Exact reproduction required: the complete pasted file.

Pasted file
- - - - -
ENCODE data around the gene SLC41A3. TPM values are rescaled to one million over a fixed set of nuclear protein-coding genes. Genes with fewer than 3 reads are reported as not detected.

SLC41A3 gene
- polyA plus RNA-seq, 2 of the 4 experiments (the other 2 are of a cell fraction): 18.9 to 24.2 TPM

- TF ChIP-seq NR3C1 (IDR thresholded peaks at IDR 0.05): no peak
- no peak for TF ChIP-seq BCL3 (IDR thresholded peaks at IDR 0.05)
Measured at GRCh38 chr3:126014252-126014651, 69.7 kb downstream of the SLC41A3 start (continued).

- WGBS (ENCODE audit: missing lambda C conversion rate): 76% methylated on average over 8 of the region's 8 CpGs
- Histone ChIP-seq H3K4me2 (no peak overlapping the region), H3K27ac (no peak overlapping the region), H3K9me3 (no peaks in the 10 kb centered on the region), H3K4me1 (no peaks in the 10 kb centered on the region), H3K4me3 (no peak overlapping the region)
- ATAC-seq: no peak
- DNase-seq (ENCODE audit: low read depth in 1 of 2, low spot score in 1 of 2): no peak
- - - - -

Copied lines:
ENCODE data around the gene SLC41A3. TPM values are rescaled to one million over a fixed set of nuclear protein-coding genes. Genes with fewer than 3 reads are reported as not detected.

SLC41A3 gene
- polyA plus RNA-seq, 2 of the 4 experiments (the other 2 are of a cell fraction): 18.9 to 24.2 TPM

- TF ChIP-seq NR3C1 (IDR thresholded peaks at IDR 0.05): no peak
- no peak for TF ChIP-seq BCL3 (IDR thresholded peaks at IDR 0.05)
Measured at GRCh38 chr3:126014252-126014651, 69.7 kb downstream of the SLC41A3 start (continued).

- WGBS (ENCODE audit: missing lambda C conversion rate): 76% methylated on average over 8 of the region's 8 CpGs
- Histone ChIP-seq H3K4me2 (no peak overlapping the region), H3K27ac (no peak overlapping the region), H3K9me3 (no peaks in the 10 kb centered on the region), H3K4me1 (no peaks in the 10 kb centered on the region), H3K4me3 (no peak overlapping the region)
- ATAC-seq: no peak
- DNase-seq (ENCODE audit: low read depth in 1 of 2, low spot score in 1 of 2): no peak